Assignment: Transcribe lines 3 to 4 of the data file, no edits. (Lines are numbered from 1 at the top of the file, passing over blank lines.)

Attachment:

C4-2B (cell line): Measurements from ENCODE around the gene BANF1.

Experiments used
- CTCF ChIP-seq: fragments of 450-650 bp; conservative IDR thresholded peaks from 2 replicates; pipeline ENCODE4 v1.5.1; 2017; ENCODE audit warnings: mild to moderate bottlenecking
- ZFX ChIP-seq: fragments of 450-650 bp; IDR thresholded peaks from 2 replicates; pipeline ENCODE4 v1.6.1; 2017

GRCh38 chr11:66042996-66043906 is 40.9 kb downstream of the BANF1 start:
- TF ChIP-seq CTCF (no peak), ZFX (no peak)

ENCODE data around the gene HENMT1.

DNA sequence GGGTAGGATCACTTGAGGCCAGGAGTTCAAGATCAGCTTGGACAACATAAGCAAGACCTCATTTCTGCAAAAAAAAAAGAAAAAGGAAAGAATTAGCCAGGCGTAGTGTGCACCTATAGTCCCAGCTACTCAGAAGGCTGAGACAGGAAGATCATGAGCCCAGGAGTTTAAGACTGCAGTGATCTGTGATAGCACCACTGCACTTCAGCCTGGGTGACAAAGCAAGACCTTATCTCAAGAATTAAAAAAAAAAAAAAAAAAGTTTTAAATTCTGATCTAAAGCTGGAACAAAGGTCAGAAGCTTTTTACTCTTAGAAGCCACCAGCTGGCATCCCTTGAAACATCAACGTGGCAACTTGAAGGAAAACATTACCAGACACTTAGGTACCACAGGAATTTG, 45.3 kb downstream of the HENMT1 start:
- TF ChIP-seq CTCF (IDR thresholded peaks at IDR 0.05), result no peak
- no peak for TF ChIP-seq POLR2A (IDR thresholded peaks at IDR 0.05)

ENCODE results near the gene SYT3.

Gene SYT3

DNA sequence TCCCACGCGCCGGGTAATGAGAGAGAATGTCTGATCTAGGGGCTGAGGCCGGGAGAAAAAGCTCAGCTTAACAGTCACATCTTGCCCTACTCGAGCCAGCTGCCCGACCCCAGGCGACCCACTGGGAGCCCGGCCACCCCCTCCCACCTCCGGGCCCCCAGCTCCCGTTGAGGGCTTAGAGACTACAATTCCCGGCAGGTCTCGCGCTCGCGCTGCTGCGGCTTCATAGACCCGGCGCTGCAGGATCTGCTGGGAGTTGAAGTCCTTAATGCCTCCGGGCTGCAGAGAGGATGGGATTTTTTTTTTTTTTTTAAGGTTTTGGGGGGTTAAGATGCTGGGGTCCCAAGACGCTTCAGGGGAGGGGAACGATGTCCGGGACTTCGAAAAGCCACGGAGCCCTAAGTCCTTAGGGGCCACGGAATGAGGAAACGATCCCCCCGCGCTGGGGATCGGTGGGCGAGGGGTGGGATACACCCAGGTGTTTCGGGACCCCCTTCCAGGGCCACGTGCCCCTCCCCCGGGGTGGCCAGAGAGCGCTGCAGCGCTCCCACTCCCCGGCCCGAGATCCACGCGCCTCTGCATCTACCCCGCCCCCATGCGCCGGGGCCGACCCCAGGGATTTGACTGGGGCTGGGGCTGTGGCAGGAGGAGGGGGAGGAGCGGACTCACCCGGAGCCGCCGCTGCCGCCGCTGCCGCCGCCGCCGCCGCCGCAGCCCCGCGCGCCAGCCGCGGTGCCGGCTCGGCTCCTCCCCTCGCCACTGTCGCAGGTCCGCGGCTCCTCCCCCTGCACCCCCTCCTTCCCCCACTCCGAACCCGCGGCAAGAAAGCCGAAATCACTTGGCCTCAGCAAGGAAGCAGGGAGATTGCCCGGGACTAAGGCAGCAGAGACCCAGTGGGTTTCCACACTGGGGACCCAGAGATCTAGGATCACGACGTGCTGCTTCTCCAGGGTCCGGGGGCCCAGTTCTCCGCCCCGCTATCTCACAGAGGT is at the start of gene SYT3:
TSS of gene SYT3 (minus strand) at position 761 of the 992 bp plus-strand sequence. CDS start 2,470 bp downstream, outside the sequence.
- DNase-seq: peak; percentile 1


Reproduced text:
- CTCF ChIP-seq: fragments of 450-650 bp; conservative IDR thresholded peaks from 2 replicates; pipeline ENCODE4 v1.5.1; 2017; ENCODE audit warnings: mild to moderate bottlenecking
- ZFX ChIP-seq: fragments of 450-650 bp; IDR thresholded peaks from 2 replicates; pipeline ENCODE4 v1.6.1; 2017